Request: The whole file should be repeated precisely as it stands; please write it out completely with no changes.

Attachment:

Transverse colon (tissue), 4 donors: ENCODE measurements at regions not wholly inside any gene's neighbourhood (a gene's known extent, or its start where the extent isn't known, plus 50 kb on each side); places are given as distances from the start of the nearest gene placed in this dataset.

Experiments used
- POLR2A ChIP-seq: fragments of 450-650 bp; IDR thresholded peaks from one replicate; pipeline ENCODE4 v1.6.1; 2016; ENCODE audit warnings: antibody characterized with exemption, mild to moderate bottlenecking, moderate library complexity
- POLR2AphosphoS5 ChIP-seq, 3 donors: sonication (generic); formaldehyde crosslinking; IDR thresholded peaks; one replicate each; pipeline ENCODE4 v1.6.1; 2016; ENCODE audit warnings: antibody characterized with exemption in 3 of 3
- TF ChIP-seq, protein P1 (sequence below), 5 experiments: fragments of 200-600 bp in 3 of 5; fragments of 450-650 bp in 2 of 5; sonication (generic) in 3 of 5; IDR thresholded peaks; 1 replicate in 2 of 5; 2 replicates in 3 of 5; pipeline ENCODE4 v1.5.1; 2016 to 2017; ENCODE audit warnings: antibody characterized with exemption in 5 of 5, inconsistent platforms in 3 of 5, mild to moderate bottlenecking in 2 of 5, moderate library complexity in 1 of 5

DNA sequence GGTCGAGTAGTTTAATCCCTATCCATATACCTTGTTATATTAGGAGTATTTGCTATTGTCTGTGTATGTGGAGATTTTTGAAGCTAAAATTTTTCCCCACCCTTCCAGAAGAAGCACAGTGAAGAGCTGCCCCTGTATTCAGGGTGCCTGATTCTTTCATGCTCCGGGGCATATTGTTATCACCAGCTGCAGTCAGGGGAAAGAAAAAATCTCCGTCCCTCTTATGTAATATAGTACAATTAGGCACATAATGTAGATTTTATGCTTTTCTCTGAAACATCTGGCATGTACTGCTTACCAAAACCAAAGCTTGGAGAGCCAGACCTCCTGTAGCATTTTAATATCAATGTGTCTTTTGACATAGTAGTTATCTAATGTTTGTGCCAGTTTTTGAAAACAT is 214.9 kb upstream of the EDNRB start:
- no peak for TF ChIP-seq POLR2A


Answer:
Transverse colon (tissue), 4 donors: ENCODE measurements at regions not wholly inside any gene's neighbourhood (a gene's known extent, or its start where the extent isn't known, plus 50 kb on each side); places are given as distances from the start of the nearest gene placed in this dataset.

Experiments used
- POLR2A ChIP-seq: fragments of 450-650 bp; IDR thresholded peaks from one replicate; pipeline ENCODE4 v1.6.1; 2016; ENCODE audit warnings: antibody characterized with exemption, mild to moderate bottlenecking, moderate library complexity
- POLR2AphosphoS5 ChIP-seq, 3 donors: sonication (generic); formaldehyde crosslinking; IDR thresholded peaks; one replicate each; pipeline ENCODE4 v1.6.1; 2016; ENCODE audit warnings: antibody characterized with exemption in 3 of 3
- TF ChIP-seq, protein P1 (sequence below), 5 experiments: fragments of 200-600 bp in 3 of 5; fragments of 450-650 bp in 2 of 5; sonication (generic) in 3 of 5; IDR thresholded peaks; 1 replicate in 2 of 5; 2 replicates in 3 of 5; pipeline ENCODE4 v1.5.1; 2016 to 2017; ENCODE audit warnings: antibody characterized with exemption in 5 of 5, inconsistent platforms in 3 of 5, mild to moderate bottlenecking in 2 of 5, moderate library complexity in 1 of 5

DNA sequence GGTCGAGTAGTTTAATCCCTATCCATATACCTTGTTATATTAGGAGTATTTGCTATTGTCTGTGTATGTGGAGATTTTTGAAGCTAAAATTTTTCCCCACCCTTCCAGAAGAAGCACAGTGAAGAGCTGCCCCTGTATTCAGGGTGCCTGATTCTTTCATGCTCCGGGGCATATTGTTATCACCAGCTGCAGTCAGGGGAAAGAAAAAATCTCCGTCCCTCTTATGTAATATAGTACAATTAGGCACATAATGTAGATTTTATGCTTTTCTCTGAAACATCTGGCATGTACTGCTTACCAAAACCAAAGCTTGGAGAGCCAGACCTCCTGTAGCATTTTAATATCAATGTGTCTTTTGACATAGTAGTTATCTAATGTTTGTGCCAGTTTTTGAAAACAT is 214.9 kb upstream of the EDNRB start:
- no peak for TF ChIP-seq POLR2A